Narita Airport Launches an Incentive Program to Attract New Long-Haul Routes

Last week, Narita Airport announced that starting from January 1, 2020, it will offer a new incentive to airlines launching long-haul flights to destinations not yet served from the airport.

Combined with existing incentives, it will exempt airlines from paying landing fees on certain routes for the first three years of their operation.

Narita Airport Launches an Incentive Program to Attract New Long-Hauls
Narita airport’s traffic will drop next April once ANA and JAL (and other airlines) have moved more of their flights to Haneda.

Narita Airport’s New “International Long-Haul Bonus”

Since Tokyo Haneda started opening up to international flights a couple of years ago, Narita’s role as the intercontinental gateway to Japan has been slowly diminishing. The airport’s passenger numbers are growing, however, that has been mainly driven by low-cost airlines – both domestic and from the region – and other airlines from Asia.

With ANA and JAL – as well as some non-Japanese carriers – taking advantage of newly available Haneda slots and moving some of their long-haul flights to the more convenient airport, Narita will see even less intercontinental traffic from next spring.

To try to mitigate the effect of that change, Narita airport announced the “International Long-Haul Bonus.”

The new incentive program will apply to international passenger routes longer than 7,000 kilometers to destinations not yet served from Narita airport launched between January 1, 2020, and March 31, 2022. Combined with the airport’s existing “New Route Discount” program, airlines will be exempt from paying landing fees of eligible flights:

  • Year 1: 100% “New Route Discount”
  • Year 2: 70% “New Route Discount” / 30% “International Long-Haul Bonus”
  • Year 3: 40%  “New Route Discount” / 60% “International Long-Haul Bonus”

The program will not apply to new airlines launching routes already served by different airlines.

Narita 7,000km Radius
The dark area depicts areas further than 7,000 kilometers from Narita. (Credit: Great Circle Mapper)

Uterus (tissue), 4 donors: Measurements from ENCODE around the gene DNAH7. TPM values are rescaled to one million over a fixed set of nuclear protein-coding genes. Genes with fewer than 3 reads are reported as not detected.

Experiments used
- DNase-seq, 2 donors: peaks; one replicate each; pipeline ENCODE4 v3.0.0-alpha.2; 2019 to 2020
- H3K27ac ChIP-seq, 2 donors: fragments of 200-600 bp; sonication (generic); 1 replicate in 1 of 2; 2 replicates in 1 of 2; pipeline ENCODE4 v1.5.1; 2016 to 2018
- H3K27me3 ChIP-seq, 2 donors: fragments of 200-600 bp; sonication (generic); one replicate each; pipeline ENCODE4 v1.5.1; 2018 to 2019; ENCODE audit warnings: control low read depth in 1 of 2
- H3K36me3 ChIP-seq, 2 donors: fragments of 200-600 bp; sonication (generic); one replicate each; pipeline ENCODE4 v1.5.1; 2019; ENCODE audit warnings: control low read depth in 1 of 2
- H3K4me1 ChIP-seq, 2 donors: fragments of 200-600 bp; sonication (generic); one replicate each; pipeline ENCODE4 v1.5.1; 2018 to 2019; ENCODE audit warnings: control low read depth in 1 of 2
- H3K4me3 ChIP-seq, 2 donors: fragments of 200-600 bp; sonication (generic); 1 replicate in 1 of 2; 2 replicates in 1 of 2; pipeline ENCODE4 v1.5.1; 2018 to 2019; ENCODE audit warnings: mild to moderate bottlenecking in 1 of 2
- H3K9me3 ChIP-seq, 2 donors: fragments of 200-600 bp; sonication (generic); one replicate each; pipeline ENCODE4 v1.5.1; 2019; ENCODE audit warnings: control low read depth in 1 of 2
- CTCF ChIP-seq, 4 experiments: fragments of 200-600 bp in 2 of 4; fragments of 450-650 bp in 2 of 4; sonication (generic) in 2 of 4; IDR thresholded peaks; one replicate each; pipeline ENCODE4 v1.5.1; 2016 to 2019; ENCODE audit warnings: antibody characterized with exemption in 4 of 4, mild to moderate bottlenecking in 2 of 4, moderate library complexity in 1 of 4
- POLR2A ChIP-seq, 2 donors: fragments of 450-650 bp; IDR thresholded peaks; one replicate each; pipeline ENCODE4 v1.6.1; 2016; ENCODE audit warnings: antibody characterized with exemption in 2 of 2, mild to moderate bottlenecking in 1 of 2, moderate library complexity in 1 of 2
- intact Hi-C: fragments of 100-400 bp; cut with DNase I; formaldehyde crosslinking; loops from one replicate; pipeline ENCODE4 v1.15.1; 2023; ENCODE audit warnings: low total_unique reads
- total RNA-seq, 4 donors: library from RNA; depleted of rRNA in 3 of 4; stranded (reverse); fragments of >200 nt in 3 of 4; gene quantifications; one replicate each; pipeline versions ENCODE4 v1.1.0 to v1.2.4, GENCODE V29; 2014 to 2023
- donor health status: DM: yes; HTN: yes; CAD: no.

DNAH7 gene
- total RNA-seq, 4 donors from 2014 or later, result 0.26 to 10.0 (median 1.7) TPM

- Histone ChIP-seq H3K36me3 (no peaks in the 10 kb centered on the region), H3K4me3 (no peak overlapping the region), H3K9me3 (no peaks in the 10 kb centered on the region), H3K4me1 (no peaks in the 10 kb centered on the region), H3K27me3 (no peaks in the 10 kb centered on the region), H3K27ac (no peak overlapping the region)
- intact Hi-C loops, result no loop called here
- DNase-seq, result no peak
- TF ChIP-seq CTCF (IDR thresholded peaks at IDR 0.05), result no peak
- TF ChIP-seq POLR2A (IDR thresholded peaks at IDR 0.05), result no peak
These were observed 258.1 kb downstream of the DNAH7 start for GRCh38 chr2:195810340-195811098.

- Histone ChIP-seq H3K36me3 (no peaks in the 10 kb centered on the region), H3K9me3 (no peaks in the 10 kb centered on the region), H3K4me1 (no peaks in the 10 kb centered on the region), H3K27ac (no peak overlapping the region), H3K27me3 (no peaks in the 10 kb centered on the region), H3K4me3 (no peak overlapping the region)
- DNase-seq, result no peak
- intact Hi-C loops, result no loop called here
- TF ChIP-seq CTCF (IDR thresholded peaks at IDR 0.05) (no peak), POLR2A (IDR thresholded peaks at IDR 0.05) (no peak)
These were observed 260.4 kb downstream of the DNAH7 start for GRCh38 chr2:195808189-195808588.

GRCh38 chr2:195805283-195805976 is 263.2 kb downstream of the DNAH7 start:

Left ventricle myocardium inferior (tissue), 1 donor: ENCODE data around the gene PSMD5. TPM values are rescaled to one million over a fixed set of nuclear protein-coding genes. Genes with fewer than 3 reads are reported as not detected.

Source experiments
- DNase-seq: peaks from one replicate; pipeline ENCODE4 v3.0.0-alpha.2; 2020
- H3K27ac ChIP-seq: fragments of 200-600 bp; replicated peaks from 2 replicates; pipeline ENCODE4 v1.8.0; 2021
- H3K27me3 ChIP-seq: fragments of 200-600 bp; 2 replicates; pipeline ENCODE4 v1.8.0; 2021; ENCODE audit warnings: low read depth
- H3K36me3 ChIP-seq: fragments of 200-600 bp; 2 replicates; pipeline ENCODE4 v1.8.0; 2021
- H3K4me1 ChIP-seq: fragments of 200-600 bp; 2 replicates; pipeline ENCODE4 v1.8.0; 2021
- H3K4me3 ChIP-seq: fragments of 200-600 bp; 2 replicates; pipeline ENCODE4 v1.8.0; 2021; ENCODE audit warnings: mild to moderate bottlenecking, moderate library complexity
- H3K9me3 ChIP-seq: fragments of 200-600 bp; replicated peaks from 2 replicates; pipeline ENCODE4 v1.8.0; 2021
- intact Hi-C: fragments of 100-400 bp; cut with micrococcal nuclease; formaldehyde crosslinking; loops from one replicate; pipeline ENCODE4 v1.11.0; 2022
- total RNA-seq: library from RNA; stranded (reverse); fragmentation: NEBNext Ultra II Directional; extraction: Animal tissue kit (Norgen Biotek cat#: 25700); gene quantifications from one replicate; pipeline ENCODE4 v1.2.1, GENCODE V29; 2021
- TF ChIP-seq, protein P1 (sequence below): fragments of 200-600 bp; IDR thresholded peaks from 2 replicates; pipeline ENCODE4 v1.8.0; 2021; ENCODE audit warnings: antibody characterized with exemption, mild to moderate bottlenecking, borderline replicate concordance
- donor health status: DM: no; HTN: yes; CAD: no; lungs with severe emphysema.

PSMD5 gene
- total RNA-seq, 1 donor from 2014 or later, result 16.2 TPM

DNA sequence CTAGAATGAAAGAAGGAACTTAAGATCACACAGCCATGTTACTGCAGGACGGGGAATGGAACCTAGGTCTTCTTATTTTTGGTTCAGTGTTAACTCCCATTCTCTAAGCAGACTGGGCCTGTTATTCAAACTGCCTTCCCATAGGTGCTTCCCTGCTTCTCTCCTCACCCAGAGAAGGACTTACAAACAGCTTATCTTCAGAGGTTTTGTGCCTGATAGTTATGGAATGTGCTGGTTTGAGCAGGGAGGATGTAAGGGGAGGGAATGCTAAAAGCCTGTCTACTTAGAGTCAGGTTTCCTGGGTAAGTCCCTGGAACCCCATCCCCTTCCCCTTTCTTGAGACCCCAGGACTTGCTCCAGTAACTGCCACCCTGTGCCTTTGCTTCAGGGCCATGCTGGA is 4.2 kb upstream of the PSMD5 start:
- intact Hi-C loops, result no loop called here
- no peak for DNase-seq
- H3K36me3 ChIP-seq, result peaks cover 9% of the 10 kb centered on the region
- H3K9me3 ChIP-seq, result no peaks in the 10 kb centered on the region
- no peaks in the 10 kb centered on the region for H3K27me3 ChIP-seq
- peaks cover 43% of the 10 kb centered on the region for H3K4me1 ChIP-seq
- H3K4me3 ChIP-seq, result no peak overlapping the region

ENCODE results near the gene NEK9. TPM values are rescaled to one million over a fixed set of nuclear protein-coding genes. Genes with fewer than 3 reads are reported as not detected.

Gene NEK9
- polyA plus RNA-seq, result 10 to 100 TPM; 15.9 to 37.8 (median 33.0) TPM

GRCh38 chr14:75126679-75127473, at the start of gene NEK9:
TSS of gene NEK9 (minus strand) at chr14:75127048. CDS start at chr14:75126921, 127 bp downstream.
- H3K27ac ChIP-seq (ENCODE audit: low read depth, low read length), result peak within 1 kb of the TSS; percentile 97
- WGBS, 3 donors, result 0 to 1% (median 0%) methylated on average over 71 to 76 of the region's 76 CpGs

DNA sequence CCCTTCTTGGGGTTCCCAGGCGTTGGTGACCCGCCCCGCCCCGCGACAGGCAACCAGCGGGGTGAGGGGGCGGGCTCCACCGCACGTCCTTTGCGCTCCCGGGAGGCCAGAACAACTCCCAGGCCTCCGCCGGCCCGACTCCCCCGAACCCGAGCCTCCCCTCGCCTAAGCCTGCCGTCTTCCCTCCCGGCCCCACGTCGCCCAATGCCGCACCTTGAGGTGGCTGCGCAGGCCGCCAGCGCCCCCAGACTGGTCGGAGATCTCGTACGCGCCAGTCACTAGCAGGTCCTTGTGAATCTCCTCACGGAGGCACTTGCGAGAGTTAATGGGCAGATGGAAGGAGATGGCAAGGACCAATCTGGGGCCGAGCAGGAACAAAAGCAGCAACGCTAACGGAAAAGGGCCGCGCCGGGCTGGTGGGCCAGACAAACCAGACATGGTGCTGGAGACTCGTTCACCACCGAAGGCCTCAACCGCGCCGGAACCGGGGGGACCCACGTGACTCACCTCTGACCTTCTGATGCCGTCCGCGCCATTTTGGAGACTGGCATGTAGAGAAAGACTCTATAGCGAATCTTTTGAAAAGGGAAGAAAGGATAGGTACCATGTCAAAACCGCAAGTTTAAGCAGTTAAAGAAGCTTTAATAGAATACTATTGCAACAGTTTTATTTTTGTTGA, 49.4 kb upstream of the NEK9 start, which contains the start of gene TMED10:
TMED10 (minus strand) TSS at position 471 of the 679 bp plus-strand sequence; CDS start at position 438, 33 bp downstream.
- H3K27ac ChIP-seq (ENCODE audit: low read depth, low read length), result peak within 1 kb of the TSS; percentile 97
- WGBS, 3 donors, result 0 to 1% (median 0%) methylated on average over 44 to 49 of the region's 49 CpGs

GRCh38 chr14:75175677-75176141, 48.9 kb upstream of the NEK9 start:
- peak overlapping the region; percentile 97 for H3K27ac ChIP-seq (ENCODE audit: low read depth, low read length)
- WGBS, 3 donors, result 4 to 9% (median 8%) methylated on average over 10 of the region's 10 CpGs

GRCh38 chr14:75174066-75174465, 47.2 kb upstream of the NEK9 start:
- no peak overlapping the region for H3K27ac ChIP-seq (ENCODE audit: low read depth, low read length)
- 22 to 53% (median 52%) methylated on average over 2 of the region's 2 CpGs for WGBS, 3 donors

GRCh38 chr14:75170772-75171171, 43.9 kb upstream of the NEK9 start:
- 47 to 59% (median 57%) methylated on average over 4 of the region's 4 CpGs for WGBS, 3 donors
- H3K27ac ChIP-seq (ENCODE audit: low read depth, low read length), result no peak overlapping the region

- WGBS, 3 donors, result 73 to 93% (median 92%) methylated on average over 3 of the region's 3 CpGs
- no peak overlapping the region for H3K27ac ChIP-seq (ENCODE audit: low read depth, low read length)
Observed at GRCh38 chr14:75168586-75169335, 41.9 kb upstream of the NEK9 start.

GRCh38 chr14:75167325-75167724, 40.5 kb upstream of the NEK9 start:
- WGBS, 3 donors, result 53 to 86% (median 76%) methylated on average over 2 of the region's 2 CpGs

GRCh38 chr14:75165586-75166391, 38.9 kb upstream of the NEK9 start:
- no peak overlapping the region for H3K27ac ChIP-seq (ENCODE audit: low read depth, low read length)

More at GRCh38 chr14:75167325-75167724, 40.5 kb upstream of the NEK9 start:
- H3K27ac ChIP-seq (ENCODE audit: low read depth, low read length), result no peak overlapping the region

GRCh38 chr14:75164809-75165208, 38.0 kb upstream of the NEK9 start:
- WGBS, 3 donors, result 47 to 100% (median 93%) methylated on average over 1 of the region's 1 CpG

As can be seen on the map above, the new incentive will, among others, apply to:

  • All new routes to/from Europe
  • All new routes to/from the Middle East and Africa
  • All new routes to/from Central and South America
  • All new routes to/from the 48 contiguous U.S. states

Currently, El Al’s Tel Aviv – Tokyo Narita route which is expected to launch on March 11, 2020, is the only already announced route to which the new incentive will apply. While JAL will be (re)launching San Francisco flights on March 29, 2020, the route is already served by ANA and United, and so it will not be eligible for the additional discount.


There is no doubt that Narita airport has suffered after the, for most Tokyo visitors, considerably more convenient Haneda started (re)opening to international flights. Since the initial drop in traffic, Narita airport has been able to rebound by attracting flights from the region.

However, with the upcoming move of many long-haul routes to Haneda, Narita airport’s traffic numbers will undeniably suffer starting from April 2020.

With that in mind, it is good to see the airport attempting to rebuild the lost long-haul network by offering the new “International Long-Haul Bonus” discount on landing fees. While at this point, El Al is the only new long-haul airline confirmed to launch Narita flights next year, more will hopefully follow as a result of this incentive.

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